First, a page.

The dependence on digital and its infrastructures is increasing every day. To ensure their independence, the majors of the sector therefore invest in the network (Internet). Sophy Caulier reveals, in an article in Le Monde Économie on June 24, the battle that is being played out between the various players on this gigantic network.
Composed of three main elements: data centres, networks and interconnection points, the Internet is indeed a physical network. The cumulative length of the submarine cables is thirty times around the Earth, or 1.2 million kilometres. However, even though this infrastructure was built to be resilient, it is on the verge of overdose. For information, Netflix occupied one third of the bandwidth in the United States during peak hours in 2016. Another example: in 2018, companies are increasingly storing their data on the cloud with more than 20% growth for the French market. But the risk of overloading the network does not really worry.
The main threat is actually the breakage of submarine or land cables that can cause an Internet outage for several days. This was the case at the beginning of the year in about ten countries on the west coast of Africa. The infrastructure therefore remains fragile despite the redundancy of cables. Companies like OVH, InterCloud or Colt choose to build their own network to protect themselves but also to reduce costs and guarantee quality services to their customers.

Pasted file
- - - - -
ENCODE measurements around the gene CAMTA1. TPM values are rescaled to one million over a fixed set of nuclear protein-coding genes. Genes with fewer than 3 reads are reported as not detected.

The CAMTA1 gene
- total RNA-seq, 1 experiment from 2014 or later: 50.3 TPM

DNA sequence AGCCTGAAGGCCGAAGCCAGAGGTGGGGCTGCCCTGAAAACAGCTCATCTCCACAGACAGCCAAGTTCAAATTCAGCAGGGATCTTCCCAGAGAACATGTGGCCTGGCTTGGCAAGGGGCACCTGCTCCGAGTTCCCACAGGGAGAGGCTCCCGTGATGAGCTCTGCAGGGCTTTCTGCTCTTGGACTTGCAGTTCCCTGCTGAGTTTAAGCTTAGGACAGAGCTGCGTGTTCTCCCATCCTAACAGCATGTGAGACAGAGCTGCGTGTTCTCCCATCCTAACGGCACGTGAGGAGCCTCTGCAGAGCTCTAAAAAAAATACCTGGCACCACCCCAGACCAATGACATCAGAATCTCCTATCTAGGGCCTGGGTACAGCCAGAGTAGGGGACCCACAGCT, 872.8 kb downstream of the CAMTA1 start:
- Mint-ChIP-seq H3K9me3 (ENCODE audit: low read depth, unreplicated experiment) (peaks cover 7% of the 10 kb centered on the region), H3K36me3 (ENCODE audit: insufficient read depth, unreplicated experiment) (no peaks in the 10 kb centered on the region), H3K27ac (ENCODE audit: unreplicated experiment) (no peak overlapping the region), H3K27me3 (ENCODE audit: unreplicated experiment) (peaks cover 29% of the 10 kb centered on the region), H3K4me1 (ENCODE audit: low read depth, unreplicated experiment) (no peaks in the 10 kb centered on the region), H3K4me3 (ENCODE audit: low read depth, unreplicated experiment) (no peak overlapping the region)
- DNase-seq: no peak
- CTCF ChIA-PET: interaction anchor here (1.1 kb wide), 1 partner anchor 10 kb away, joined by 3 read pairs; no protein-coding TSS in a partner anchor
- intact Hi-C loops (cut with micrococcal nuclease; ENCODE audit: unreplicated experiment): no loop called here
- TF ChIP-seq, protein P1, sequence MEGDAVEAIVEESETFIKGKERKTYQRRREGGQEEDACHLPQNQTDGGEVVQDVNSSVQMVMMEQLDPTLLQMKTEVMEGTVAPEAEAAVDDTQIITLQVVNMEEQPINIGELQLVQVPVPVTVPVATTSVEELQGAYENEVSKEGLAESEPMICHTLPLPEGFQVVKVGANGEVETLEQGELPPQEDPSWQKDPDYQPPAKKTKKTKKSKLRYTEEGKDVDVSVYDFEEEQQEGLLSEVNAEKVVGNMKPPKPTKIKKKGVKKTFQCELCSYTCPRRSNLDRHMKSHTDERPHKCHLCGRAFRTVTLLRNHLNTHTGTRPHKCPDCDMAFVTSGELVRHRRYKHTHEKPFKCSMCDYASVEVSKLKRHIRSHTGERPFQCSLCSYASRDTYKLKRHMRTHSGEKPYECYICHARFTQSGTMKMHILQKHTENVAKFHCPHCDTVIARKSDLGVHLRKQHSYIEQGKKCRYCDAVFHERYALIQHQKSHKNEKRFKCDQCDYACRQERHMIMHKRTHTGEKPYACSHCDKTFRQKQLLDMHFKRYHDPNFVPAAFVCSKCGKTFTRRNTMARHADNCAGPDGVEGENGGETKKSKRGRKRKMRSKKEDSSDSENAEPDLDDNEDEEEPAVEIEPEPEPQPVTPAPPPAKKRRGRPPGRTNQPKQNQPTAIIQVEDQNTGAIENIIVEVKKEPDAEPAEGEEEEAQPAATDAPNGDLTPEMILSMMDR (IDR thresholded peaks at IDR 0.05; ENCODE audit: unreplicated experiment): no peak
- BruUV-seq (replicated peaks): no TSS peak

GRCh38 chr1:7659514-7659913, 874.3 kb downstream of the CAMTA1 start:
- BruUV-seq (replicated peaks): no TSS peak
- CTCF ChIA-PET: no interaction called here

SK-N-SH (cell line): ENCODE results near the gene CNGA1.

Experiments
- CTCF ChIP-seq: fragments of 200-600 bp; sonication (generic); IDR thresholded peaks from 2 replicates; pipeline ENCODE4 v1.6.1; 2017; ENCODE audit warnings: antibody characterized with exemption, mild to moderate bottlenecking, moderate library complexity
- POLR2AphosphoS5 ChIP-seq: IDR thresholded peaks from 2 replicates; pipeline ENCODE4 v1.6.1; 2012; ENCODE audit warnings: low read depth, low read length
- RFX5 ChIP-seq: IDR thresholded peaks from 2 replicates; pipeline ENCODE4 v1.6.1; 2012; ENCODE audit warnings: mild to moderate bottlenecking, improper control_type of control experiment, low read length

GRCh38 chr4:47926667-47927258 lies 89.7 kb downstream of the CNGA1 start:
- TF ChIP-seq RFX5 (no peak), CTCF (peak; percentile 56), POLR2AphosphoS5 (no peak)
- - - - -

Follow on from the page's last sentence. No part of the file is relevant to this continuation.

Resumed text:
GAFAM, which has had data centres for a long time, is also investing heavily in cables. "They deploy their own cables to interconnect their data centers on all continents without going through telecom operators. The challenge for these actors is to set the costs. In other words, they'd rather own than rent! "says Jean-Luc Lemmens, director of Idate DigiWorld's Media-Telecom division.
But when it comes to developing countries or certain geographical areas too far from cables, Internet giants deploy networks via satellites, UAVs or balloons. Amazon, Facebook, Virgin or SoftBank also have great satellite ambitions. Nothing seems to be able to stop the almighty GAFAM in their race to control the armature of the Net.
Click here to read an extract of the article (full article if you subscribe to Le Monde).
Source: Le Monde Économie